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Windows

2004-11-14

I’m getting really tired of the artificial sound and formants imprinted on granulated sounds due to the windowing functions used for the grains. I’ve been listening to these sounds a lot lately as I keep working on gRainy Days the Jitter based granulation system that started of as a port of CloudGenerator. At the moment I’m desperate at trying various window functions to see if it’s possible to minimize artefacts. How the different windows behave probably depends a lot on the sound material I’m working on as well as what densities and grain sizes I’m using.

Some of the windows have additional problems when used for granulation as they don’t reach zero at the end points. This might introduce digital clicks. For synthetic granulation the clicks might only appear at the end of the window (as a sinus function starting of at zero is used). For granulation of audio buffers the clicks might appear at the beginning and the end of the window. CloudGenerator uses a gaussian curve scanning the function from -3 to 3.000 Hence the gain at the end points of the window is down by ca. 20 dB only compared to the middle point. When working on granulation of audio buffers CloudGenerator has very pronounced artefacts with a strong dependency on the density of the grains. I suspect that this is not only due to spurious frequencies and formants introduced by the window in itself but also clicks at start and end points introducing frequencies of their own (for instance if using 300 synchonized grains per second I risk a possible artificial frequency of 300 Hz with a rich set of harmonics).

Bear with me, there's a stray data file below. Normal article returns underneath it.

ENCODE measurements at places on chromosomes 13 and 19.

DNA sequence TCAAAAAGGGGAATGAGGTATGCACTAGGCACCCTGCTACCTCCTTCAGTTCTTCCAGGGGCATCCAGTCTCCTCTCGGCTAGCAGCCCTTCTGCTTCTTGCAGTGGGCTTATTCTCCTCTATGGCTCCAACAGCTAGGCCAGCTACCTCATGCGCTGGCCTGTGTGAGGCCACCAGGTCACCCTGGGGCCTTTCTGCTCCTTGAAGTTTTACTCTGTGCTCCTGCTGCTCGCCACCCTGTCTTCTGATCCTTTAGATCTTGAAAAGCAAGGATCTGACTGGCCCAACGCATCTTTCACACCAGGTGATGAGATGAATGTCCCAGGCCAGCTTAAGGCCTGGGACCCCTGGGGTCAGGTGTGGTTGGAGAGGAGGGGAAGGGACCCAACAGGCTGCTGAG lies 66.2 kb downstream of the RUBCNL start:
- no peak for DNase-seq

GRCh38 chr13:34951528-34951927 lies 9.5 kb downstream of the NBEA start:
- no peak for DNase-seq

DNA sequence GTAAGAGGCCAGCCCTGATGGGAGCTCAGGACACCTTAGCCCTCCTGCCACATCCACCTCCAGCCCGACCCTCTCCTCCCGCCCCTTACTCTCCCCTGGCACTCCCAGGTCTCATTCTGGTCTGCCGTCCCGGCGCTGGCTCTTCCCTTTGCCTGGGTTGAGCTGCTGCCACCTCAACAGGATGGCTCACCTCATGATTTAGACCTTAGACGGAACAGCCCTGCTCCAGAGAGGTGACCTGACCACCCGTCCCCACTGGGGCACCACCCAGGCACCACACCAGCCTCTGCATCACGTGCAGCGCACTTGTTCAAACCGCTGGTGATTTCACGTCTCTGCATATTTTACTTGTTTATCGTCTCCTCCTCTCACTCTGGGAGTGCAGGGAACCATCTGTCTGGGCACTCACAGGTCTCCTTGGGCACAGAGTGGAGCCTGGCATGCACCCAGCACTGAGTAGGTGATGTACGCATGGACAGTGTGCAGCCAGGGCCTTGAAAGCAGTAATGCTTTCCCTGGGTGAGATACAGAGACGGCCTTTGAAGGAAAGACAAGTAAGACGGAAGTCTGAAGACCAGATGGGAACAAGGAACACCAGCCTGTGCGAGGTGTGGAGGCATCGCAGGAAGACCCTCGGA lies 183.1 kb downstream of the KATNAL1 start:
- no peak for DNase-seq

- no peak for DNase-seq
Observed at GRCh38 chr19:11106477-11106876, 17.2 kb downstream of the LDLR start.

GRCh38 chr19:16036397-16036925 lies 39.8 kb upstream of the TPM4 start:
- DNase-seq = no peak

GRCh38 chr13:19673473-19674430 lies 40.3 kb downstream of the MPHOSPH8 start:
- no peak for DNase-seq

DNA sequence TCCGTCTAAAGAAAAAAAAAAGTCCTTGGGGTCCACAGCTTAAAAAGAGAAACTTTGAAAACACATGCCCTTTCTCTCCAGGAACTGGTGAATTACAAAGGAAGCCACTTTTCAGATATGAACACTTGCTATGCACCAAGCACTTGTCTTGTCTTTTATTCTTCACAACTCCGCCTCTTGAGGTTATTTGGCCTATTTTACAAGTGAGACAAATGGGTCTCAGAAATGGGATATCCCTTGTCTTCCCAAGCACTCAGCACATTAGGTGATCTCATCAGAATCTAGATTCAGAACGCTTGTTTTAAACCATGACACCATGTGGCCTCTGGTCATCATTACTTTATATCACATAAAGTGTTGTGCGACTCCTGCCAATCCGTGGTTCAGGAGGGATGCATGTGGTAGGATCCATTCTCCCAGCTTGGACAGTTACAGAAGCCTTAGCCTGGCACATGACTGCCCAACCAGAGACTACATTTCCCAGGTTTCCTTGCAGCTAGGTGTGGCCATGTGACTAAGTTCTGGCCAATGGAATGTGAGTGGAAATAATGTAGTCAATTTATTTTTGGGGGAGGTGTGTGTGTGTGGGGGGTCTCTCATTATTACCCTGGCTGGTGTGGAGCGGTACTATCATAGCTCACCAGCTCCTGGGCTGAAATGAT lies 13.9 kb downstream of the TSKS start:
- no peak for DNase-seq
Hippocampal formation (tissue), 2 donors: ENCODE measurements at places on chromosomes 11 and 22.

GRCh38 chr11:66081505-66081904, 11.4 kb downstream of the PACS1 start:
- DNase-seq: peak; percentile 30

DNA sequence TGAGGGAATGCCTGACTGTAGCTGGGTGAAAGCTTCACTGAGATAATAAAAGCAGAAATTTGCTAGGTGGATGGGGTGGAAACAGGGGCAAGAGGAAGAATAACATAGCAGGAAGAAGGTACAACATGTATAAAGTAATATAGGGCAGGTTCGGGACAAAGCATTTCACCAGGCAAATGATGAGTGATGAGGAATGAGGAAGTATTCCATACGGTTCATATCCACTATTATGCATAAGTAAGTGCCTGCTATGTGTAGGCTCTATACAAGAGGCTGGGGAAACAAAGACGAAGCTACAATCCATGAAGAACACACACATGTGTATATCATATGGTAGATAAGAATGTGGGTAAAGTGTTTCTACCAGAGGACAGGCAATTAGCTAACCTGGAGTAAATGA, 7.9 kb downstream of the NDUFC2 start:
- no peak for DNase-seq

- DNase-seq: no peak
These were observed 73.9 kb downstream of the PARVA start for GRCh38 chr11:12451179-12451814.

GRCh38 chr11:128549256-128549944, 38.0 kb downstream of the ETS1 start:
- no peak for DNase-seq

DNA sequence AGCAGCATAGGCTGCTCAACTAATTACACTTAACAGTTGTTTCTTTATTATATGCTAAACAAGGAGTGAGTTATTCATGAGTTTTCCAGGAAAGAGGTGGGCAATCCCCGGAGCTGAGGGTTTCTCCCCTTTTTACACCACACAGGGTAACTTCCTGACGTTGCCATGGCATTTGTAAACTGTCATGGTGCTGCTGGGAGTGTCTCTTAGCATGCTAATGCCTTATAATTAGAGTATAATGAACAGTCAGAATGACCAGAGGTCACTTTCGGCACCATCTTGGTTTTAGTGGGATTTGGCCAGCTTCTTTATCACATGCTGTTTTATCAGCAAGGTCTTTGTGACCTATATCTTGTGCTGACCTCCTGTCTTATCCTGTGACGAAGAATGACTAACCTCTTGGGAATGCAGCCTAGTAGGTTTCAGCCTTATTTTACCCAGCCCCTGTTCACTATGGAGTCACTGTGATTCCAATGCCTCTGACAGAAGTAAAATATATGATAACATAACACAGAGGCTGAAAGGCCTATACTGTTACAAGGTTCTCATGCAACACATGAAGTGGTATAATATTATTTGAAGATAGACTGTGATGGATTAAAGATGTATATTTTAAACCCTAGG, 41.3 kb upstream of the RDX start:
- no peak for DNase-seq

I haven’t seen this issue raised in discussions on what windows to use for granulation but it’s obvious that if e.g. Gaussian or Hamming is used they should be modified at the ends to ensure that they reach zero properly.

I’ve kept adding window functions to the tl_window java class. So far these windows are implemented: Hamming Hanning Bartlett (Triangle) Blackman BlackmanHarris Gaussian Kaiser Square Sinc CosineAlpha CosineTaper and Trapezoid.

2004_11_14_windows

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